’I fear for my life’: Philippine lawyer behind Duterte probe

This photo taken on February 16, 2018 shows lawyer Jude Sabio displaying the communication he submitted to the International Criminal Court against Philippine President Rodrigo Duterte, during an interview in Manila. (AFP)
Updated 17 February 2018

’I fear for my life’: Philippine lawyer behind Duterte probe

MANILA: Philippine lawyer Jude Sabio felt it was his duty to bring President Rodrigo Duterte’s deadly war on drugs to the attention of international war crimes prosecutors, but now that a probe into the killings is under way, he fears he too has become a target.
Sabio, who describes himself as penniless and on the run, said he had received death threats from Duterte supporters on social media after filing a petition with the Hague-based International Criminal Court in April last year.
“I’m in a state of constant paranoia because I fear for my life,” Sabio, 51, told AFP in an interview. “It could be very possible that a bullet will hit me.”
ICC prosecutor Fatou Bensouda launched a “preliminary examination” after receiving Sabio’s petition, which alleges around 8,000 extrajudicial killings, and this could lead to a full investigation by the court.
Sabio wants the president arrested.
Duterte won a landslide victory in 2016 elections largely on a pledge to eradicate drugs. He is accused of stoking the killings with inflammatory statements and repeated promises to pardon any police officer charged with murder.
Police say they have killed 4,021 drug suspects in self-defense, but rights groups claim police and shadowy vigilantes have actually killed more than 12,000 people.
Duterte maintains he is beyond the ICC’s jurisdiction and has threatened to withdraw his country from the treaty that created it if the tribunal pursues a formal investigation.
“The problem with me is when I see something wrong I fight,” said Sabio, who had a low-key legal practice for two decades and unsuccessfully ran for public office twice.
“Now to the question of how it feels to be standing against Goliath, to me the fact that he is president, I’m sorry to say this, doesn’t matter to me.”
The unassuming lawyer — the son of public school teachers of modest means — lost the 2010 election for mayor of a southern town and was disqualified for being a “nuisance” senatorial candidate in 2016, officially ruled as lacking funds to run his campaign.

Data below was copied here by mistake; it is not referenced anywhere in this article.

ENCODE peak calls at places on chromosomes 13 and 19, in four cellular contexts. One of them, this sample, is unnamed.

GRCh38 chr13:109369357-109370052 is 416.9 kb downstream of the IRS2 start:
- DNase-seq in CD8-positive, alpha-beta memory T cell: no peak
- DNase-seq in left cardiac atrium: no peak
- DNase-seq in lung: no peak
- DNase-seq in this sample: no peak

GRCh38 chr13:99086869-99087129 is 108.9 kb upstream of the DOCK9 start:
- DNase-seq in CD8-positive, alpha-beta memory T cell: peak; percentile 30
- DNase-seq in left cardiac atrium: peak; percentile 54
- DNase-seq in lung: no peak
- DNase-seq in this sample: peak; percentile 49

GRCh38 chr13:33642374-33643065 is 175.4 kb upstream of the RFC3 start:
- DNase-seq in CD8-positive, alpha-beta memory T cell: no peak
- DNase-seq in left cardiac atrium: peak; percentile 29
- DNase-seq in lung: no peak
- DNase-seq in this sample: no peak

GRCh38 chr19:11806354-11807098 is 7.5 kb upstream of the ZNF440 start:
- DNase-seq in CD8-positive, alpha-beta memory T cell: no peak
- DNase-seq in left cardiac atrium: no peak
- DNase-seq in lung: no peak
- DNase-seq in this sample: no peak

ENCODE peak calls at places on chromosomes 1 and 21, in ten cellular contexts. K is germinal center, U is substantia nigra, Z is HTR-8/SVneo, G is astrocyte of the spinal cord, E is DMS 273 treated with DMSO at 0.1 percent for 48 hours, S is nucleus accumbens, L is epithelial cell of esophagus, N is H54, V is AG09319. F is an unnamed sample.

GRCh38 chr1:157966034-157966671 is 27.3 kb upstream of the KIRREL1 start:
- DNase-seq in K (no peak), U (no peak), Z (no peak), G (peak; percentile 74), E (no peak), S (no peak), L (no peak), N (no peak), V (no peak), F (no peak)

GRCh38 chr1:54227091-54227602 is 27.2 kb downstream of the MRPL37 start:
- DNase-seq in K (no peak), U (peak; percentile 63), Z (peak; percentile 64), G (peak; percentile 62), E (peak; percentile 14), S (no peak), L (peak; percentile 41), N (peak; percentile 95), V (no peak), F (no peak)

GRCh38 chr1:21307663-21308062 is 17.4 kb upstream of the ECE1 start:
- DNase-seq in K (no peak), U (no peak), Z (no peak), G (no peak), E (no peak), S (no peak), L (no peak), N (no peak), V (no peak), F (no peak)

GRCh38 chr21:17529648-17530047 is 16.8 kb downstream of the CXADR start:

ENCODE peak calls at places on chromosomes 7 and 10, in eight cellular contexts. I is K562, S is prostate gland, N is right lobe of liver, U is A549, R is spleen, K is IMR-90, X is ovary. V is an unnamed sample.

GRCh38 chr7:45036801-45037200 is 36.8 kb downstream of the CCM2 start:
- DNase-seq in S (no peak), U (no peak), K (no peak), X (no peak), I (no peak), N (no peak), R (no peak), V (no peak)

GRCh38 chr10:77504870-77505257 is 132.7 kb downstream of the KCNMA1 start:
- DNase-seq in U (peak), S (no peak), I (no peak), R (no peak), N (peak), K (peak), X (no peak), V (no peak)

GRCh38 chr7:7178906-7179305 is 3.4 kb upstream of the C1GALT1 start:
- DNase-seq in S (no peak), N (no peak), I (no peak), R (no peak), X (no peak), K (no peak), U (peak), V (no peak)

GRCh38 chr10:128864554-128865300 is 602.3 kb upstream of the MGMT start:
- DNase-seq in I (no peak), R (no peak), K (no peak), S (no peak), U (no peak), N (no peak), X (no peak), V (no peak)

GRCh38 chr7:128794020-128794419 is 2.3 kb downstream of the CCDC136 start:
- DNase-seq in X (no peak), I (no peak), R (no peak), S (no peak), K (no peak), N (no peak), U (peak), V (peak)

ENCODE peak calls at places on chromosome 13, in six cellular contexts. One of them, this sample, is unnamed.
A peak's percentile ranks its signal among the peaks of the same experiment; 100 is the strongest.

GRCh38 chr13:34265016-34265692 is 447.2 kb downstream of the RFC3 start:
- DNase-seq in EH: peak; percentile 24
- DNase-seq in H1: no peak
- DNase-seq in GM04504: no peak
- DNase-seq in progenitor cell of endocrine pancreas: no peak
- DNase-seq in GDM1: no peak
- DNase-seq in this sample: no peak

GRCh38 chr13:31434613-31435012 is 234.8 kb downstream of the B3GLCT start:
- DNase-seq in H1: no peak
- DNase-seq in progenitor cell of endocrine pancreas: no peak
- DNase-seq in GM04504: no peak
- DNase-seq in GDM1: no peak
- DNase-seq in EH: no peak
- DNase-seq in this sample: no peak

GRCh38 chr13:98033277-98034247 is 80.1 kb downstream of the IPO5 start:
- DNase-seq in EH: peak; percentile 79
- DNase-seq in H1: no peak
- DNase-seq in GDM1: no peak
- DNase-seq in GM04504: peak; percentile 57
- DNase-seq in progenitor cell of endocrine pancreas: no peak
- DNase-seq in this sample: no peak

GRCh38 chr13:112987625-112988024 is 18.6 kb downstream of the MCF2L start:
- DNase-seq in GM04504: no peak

But his life started to change course when in October 2016 he agreed to represent Edgar Matobato, a self-confessed assassin whose deposition forms part of the ICC case.
Matobato had spectacularly confessed at a Senate public hearing a month earlier that he was a member of the “Davao Death Squad” that killed at least a thousand people on Duterte’s orders when the president was mayor of Davao city.
The lawyer alleged in the suit that the drug war was the “Davao Death Squad” on a national scale, which Duterte rejects.
“It is targeting a vulnerable civilian population, composed mostly of the poor living in depressed communities,” Sabio said.
“The only way to stop the killings is to issue a warrant of arrest. Arrest president Duterte and bring him to The Hague.”
Sabio, a short, stocky man with an unruly moustache, has feared for his life ever since and he left his southern home city of Cagayan de Oro for his own safety a year ago — the last time he saw his 75-year-old mother.
His assassins could be “riding in tandem” he said, referring to gunmen on motorcycles, said by witnesses to be behind many of the unsolved street murders of known small-time drug dealers.
Responding to questions about the threat against Sabio, Duterte’s spokesman Harry Roque said Tuesday the president bore no “ill will” against the lawyer.